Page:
Socialising With Depression

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When I say socialising with depression I don’t mean going for a drink with your mate who happens to be called depression. It means leaving the house with an overshadowing feeling of guilt and pain.

Attempting to socialise when you can barely live with yourself is incredibly hard. Being able to put a smile on your face and tell everyone that everything is ok can be difficult or a normal part of your day.  You’ve been doing it for so long that it becomes the norm.

I found that not socialising or even going out was right for me at the early stages of my depression. I didn’t want to go out. Mixing with other people – even complete strangers in supermarkets, felt personal and imposing. It’s crazy to think it but you feel people are judging you without knowing what you are going through. In fact it’s hard work to act ‘normal’.

Keith's Story - Male Victim of Domestic Abuse & Depression Socialising With Depression


Part of my recovery came in slow steps and still is. On reflection I can see how it developed. I was encouraged to attend counselling (see blog on talking) which stimulated my need to get out of bed and leave the house. From there I was further encouraged to attend the gym. Now see this from my point, firstly, as I have previously stated, I was never one for talking (as I saw myself as a pillar of masculinity – see blog on why men and depression..) and secondly, I was never one for the gym (not with my white chicken legs). But this created a routine that has been crucial to my recovery.

Don’t get me wrong, I went out occasionally between trips of routine. I might have a coffee in a café but I was happy to sit in a corner and people watch (which is enjoyable in itself). But I felt this was something I should be doing as opposed to something I wanted to do.

Work face and home face

We all have different persona’s for different social situations and to overlap these can be both personal and encroaching. At work I was expected to be strong and supportive for other people – perhaps this was my own standard. But hiding my pains and difficulties became a normal act. At home and inwardly, I was a mess and I didn’t want people of whom (I suspected) respected me for the characteristics I was willing to share publicly. Letting work colleagues see the other side of my character was a personal difficulty.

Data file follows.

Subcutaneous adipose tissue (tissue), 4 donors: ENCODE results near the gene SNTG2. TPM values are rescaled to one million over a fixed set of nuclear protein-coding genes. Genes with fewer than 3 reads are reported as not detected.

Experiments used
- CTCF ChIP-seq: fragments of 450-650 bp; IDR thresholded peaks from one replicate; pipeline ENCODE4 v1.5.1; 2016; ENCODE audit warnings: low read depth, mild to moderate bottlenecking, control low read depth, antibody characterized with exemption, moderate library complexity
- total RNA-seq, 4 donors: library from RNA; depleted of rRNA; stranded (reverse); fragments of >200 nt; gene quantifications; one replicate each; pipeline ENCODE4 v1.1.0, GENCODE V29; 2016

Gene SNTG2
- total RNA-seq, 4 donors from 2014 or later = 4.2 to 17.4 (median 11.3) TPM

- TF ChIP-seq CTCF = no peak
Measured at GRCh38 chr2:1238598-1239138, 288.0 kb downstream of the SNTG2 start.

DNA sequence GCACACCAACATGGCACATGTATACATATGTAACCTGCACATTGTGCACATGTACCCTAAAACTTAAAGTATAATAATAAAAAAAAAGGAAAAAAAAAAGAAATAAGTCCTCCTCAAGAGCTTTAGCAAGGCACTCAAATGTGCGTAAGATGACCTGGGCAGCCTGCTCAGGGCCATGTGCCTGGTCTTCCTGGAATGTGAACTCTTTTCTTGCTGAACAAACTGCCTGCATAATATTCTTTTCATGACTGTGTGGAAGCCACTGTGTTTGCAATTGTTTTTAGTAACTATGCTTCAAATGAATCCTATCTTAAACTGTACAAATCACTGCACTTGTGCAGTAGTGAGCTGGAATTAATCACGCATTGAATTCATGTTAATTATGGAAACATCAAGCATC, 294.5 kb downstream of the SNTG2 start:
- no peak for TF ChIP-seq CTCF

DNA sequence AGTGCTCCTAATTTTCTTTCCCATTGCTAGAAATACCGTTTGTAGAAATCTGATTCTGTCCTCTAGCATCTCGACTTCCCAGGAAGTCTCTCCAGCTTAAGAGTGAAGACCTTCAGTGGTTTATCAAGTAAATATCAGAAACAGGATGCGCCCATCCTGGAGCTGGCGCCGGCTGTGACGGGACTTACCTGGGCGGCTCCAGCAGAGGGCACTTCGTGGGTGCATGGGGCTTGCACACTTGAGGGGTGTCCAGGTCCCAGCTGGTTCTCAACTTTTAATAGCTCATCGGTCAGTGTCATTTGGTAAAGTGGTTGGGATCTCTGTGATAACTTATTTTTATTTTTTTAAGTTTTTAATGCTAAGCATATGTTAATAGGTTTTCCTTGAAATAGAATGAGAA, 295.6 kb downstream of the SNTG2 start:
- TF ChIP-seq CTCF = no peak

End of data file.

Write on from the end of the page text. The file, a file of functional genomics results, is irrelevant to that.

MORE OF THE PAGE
Leaving do

Before all this happened, I had been invited out to a work mates leaving do. This had been planned for a while. Whilst with my ex I was often discouraged from going out with my work colleagues or socialising without her presence.

I found it both hard and hurtful to think of excuses why I couldn’t go whilst protecting my ex from her own stupidity and maintaining my socialising standards amongst my friends. But I was really looking forward to seeing my work mates after a reasonable period of time not seeing them.

Keith's Story - Male Victim of Domestic Abuse & Depression Socialising With Depression

Going out

At least for a day or so prior to the leaving do I started to consider not going.

  1. I wouldn’t be missed if I wasn’t there
  2. I was too tired to attend
  3. It would feel awkward seeing people who would assume negative reasons for not being at work
  4. I felt a sense of same about my depression

I was finally encouraged to go by close friends. It came as the 11th hour to pick myself up and break with the routine of not going out to the pub or out in the evening.

I purposely arrived an hour later than the invitation time set. A few people were already there but what instantly struck me was how pleased those few people were to see me. The smiles felt genuine, but what is important to state is that no one asked or put pressure on me to say why I had not been around. I will stress that because of the shifts and work patterns of my job, it is not unusual to go for a period of time without crossing other people’s paths. Of course, one or two people there knew why I was off but they made me comfortable, didn’t judge and actually made me smile.

I left earlier than everyone else but that was because I was tired. Socialising when suffering with depression is hard work and, I will admit, it left me shattered.


From the outset I was not going to hide the fact that I was suffering with depression and PTSD. I was adamant that if anyone asked I was going to tell them.

It transpired that many other people there had either been a sufferer previously or knew someone that was. This was refreshing and I felt it very supportive to think that other people were both ok with it and it almost seem normal to have such a condition.

The following day I received a text from an ex boss who attended the social event. He stated that he was pleased to see me and was glad that I was there. It was nice that he took the time to send the message but it was also nice to consider that my presence was valued.

A short step for normality, a massive step for recovery

Furthermore, breaking away from a controlling relationship still leaves scars of guilt when you do things beyond the norm (see choosing my own clothes). I initially felt twangs of guilt for going out alone and still considered asking for receipts for drinks (see financial blog).

What I’m trying to say

Recovery is long and hard. But you must socialise with the people you care about as soon as you feel fit. Furthermore, don’t be ashamed of depression. It’s not a badge of honour,. We should all feel proud that we have survived what is an extremely difficult time.


Why Socializing Can Let You Down When You’re Depressed

Depression: Surviving Socialising


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